Her tenure ended when FBI subpoenas landed at the district in April 2015 — days after voters gave Emanuel a second term as mayor. Byrd-Bennett, Solomon and Vranas wouldn’t be indicted until October of that year. Byrd-Bennett pleaded guilty days after she was charged.

Prosecutors said at the time they would recommend a sentence of roughly seven years in exchange for Byrd-Bennett’s cooperation with their investigation. Acknowledging that Byrd-Bennett first lied to the FBI when confronted by agents, Church has said Byrd-Bennett ultimately “cooperated first, and she cooperated fully.”

After admitting her role in the scheme to the judge, Byrd-Bennett also gave a tearful apology to the schoolchildren of Chicago, and their families.

“They deserved much more,” she said, “much more than I gave to them.”

— Chicago Sun-Times

Dennis Hastert gets 15 months in prison in hush money case

Former House Speaker Dennis Hastert arrives at the federal courthouse Wednesday, April 27, 2016, in Chicago, for his sentencing on federal banking charges which he pled guilty to last year. (AP Photo/Charles Rex Arbogast)

Former House Speaker Dennis Hastert arrives at the federal courthouse Wednesday,April 27, 2016, in Chicago, for his sentencing on federal banking charges which he pled guilty to last year. (AP Photo/Charles Rex Arbogast)

By Nick Gale, WLS News

(CHICAGO)  Former U.S. House Speaker Dennis Hastert has been sentenced to 15 months in prison and a $250,000 fine in a hush-money case.

Hastert acknowledged in court this morning that he abused some boys while he was the wrestling coach at Yorkville High School, decades ago. In a shock to those in the courtroom, one of the alleged victims was Scott Cross, brother of former Illinois House Minority Leader Tom Cross. Scott Cross testified at Wednesday’s sentencing, saying he decided to do so after Hastert went to his brother asking for a letter of support. Scott Cross says he told his brother, wife and parents about the abuse after details emerged in the case.

Hastert was not sentenced for his action back when he was at Yorkville, but rather for a bank fraud case where he illegally structured bank withdrawals to pay hush money to “Individual A.” But before sentencing, the judge had strong words for Hastert.

“If you told the truth, I’m not sure we’d be here today but you didn’t and here we are,” said Judge Thomas Durkin. He also called Hastert a child molester on several occasions.

Durkin has yet to set a date when Hastert will have to report to prison. He left court with his family.

Hastert’s lagal troubles are not over, however. “Individual A” has filed a lawsuit against Hastert claiming a breach of contract.

@ 2016 WLS News

Individual “A” Sues Hastert for Breach of Contract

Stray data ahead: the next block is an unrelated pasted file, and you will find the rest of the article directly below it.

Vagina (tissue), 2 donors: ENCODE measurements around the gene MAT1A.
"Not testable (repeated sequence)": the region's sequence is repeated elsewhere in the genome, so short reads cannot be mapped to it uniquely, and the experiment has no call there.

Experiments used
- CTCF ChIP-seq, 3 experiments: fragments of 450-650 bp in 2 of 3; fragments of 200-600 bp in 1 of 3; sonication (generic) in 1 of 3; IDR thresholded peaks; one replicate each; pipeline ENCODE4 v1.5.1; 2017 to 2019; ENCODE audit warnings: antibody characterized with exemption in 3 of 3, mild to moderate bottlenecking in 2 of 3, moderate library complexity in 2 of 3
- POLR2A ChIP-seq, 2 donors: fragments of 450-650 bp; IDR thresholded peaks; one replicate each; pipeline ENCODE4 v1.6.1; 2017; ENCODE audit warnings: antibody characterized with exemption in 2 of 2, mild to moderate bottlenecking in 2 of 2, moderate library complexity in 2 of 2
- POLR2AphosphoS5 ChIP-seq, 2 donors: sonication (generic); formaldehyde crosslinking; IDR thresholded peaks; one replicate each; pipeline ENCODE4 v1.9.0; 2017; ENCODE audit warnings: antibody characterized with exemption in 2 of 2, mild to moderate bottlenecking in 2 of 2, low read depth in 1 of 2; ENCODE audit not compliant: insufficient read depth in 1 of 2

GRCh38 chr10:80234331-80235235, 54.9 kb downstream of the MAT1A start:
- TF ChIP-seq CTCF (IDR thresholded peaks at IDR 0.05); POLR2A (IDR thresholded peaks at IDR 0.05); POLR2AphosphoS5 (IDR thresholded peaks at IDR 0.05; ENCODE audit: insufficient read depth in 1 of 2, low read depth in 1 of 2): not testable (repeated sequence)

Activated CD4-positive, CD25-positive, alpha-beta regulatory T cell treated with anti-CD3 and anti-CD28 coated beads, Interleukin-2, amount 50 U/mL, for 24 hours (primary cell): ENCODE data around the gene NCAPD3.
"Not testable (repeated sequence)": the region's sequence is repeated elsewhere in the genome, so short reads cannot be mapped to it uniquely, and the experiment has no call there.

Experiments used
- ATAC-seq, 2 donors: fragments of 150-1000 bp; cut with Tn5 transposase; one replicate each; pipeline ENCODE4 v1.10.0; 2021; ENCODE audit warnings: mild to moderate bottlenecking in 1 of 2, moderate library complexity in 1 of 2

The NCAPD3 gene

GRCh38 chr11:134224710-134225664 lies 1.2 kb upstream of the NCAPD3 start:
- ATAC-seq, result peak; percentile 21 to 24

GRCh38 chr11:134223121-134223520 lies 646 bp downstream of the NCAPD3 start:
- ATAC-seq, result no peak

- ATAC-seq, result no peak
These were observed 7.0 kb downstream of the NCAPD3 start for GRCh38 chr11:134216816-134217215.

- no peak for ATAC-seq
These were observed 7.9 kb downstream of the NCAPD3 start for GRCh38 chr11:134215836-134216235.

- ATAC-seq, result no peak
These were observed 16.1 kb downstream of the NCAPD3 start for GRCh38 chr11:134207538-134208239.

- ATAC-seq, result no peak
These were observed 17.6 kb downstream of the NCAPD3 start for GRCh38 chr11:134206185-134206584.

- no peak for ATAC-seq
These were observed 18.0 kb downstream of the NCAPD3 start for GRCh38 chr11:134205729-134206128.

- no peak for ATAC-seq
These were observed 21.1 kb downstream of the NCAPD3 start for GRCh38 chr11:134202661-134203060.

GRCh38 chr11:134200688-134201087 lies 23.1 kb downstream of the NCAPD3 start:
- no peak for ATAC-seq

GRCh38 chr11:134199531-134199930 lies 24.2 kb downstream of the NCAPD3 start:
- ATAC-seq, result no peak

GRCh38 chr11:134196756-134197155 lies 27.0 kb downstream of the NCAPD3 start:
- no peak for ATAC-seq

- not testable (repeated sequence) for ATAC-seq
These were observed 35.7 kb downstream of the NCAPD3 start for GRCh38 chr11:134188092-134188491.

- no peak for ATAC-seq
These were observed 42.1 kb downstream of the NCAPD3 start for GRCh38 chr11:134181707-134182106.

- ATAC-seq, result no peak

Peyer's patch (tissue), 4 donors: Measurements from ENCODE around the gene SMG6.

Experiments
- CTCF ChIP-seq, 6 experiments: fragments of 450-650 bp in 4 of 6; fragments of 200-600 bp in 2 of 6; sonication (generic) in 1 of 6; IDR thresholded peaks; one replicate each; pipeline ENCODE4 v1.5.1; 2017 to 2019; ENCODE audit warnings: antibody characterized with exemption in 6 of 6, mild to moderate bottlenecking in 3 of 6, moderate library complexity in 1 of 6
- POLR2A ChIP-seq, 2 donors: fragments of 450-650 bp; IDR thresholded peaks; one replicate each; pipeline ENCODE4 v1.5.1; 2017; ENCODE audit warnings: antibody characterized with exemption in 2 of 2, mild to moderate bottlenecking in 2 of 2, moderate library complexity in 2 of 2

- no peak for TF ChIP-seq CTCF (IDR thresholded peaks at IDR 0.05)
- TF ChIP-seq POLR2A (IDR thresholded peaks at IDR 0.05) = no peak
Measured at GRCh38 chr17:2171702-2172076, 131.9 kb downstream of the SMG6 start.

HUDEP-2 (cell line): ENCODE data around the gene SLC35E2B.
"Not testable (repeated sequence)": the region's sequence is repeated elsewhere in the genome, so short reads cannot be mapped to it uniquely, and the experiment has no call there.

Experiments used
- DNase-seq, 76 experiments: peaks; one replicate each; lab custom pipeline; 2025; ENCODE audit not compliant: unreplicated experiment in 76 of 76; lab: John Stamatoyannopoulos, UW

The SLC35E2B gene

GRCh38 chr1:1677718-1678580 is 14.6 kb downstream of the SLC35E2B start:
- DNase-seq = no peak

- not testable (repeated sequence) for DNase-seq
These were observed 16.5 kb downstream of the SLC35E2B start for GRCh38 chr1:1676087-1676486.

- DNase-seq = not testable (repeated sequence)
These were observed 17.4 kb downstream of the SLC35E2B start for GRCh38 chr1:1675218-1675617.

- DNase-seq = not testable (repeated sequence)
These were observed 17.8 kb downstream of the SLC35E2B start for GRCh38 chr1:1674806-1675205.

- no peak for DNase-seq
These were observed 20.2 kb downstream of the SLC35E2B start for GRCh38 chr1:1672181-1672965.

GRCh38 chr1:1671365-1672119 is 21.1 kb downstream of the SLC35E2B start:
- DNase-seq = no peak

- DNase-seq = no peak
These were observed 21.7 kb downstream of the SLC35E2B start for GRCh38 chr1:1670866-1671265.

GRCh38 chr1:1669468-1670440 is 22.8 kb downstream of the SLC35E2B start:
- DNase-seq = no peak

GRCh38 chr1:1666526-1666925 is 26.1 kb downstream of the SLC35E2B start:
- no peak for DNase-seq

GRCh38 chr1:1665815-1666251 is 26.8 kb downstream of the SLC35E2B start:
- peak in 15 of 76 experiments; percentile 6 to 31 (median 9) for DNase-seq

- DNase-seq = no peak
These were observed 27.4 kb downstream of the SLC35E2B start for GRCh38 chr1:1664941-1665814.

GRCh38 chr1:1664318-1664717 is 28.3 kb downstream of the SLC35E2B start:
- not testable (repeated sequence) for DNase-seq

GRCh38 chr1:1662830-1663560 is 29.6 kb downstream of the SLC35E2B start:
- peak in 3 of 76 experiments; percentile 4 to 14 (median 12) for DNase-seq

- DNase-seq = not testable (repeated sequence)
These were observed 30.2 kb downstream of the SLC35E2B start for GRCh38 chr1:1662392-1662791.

By Nick Gale, WLS-AM News

(CHICAGO) Ahead of his sentencing hearing later this week, the person at the center of the criminal case against former House Speaker Dennis Hastert, has filed a lawsuit claiming breach of contract.

​Individual A, identified in the new lawsuit as “James Doe,” is seeking the remaining $1.8 million Hastert promised to pay him. The lawsuit was filed in Kendall County.

Hastert, who had claimed he was being extorted, promised to pay Individual A $3.5 million to cover up sexual misconduct from Hastert’s days as a teacher and wrestling coach at Yorkville High School. He pleaded guilty to violating banking laws after withdrawing large sums of money. He lied to the FBI about the cash, which was used to pay Individual A, who has collected $1.7 million so far.

Hastert will be sentenced Wednesday, where one victim and the sister of another victim are expected to testify. Attorneys have asked for probation for the 74-year-old. Prosecutors have asked for six months, but the judge could sentence Hastert to a maximum of five years in prison.

@ 2016 WLS-AM News

As Little As Eight Months for Byrd-Bennett

Barbara Byrd-Bennett on Connected to Chicago w/Bill Cameron, Photo by Bill Cameron
Barbara Byrd-Bennett on Connected to Chicago w/Bill Cameron, Photo by Bill Cameron

By Bill Cameron, WLS News

(CHICAGO)  The former CEO of Chicago Public Schools, Barbara Byrd-Bennett, pleaded guilty today to steering CPS contracts to a former employer in anticipation of kickbacks and promises of a job after her time with CPS was up.

Byrd-Bennett was all business in federal court, respectfully telling the judge, “I plead Guilty.” All she asked for and got was a cup of water.

In her plea agreement, she agrees to cooperate with the government for other trials. In exchange, the government agrees to drop all but one wire fraud count and recommends a 66 percent reduction to the low end of the sentencing guidelines. That means her sentencing could be as low at eight months in prison.

Byrd-Bennett could testify against two co-defendants. She is scheduled to be sentenced next year.

@ 2015 WLS News